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I am in a lot of pain form PHN after shingles.  I have tried a few different drugs with no luck, I have heard bout Lidoderm Patches has anyone tried them, can you get them on the NHS and do they work.

I first got the pain in early december as I had a mild case of shingles before so I knew it was shinges.   My Doctor was on holiday so I had to see a replacemant the Doctor told me she cant be sure its shingles as I didnt have a rash and to come back in two weeks.  I went back and saw another replacement Doctor who said the same.  I did get 3 spots on christmas day and they were agony.  I went back to my own Doctor and he said it was Shingles.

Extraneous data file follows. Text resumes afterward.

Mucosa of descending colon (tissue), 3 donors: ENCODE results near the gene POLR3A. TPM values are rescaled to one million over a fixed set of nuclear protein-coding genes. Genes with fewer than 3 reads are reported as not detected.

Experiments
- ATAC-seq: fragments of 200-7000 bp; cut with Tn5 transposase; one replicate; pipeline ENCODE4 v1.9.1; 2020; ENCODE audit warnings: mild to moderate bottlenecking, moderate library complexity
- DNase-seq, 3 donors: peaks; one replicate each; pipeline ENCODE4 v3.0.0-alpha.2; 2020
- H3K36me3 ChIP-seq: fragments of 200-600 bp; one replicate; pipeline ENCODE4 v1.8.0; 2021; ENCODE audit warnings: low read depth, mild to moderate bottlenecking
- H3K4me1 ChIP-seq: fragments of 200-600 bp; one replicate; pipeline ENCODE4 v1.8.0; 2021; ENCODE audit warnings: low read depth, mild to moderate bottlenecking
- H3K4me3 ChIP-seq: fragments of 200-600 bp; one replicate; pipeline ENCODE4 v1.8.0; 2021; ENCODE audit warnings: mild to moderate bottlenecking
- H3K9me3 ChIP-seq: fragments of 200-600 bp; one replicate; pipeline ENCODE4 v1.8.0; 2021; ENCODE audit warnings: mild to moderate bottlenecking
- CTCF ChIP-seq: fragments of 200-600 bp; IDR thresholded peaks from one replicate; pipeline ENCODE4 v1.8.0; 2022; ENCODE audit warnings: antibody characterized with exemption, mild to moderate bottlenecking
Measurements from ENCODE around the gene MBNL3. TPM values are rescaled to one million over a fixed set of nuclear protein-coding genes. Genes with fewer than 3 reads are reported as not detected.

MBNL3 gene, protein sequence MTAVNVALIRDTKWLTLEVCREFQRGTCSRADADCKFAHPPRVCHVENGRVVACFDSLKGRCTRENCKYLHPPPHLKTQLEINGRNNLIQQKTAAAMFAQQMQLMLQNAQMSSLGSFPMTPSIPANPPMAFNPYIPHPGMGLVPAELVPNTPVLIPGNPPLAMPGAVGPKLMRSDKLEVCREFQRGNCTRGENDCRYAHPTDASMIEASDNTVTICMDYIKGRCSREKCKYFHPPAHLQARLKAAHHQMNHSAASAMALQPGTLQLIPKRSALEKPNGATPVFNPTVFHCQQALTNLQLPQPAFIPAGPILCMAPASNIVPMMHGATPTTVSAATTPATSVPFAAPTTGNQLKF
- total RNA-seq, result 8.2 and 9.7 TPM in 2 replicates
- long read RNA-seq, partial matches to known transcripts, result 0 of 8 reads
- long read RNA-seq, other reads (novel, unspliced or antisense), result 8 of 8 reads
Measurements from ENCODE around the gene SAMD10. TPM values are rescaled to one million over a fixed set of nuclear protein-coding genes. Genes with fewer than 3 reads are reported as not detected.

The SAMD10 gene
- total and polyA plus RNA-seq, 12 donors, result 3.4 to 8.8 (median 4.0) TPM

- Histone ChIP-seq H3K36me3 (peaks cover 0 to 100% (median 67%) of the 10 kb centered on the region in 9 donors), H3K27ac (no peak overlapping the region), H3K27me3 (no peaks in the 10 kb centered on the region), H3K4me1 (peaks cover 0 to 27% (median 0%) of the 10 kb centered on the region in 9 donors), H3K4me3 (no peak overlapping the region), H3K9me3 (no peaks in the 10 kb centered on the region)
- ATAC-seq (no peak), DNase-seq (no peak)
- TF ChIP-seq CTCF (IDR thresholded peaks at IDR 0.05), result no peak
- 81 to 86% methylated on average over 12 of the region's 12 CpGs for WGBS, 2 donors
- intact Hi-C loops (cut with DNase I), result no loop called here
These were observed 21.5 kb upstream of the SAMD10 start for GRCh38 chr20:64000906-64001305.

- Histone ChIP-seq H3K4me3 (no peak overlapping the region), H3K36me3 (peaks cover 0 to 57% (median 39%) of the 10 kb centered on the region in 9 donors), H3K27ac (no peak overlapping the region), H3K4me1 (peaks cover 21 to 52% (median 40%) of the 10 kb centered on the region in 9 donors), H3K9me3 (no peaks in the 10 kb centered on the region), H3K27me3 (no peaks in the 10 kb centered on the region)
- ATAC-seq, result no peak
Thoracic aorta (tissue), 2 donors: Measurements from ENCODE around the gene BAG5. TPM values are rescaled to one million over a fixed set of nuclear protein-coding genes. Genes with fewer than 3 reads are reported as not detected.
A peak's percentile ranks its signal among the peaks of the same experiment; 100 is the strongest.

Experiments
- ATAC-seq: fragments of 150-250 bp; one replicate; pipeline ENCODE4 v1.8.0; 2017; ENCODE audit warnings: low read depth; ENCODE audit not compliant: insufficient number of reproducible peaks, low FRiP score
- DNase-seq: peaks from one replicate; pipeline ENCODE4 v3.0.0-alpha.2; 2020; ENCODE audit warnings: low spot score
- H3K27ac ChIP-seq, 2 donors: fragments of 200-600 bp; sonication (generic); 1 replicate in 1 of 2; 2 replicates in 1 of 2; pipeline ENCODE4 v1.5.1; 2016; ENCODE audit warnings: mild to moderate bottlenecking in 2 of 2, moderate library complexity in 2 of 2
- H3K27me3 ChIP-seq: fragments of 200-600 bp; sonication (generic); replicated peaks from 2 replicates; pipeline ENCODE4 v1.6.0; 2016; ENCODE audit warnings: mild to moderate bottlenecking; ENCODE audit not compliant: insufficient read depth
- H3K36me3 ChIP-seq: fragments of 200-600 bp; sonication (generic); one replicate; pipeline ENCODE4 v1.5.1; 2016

As I didnt get antiviral drugs I have been left in agony from december, it is so bad I just stand a cry I can never tell when a bad attack is comming.  I really need Help I have no life at the moment. 

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  • Posted

    Tracy: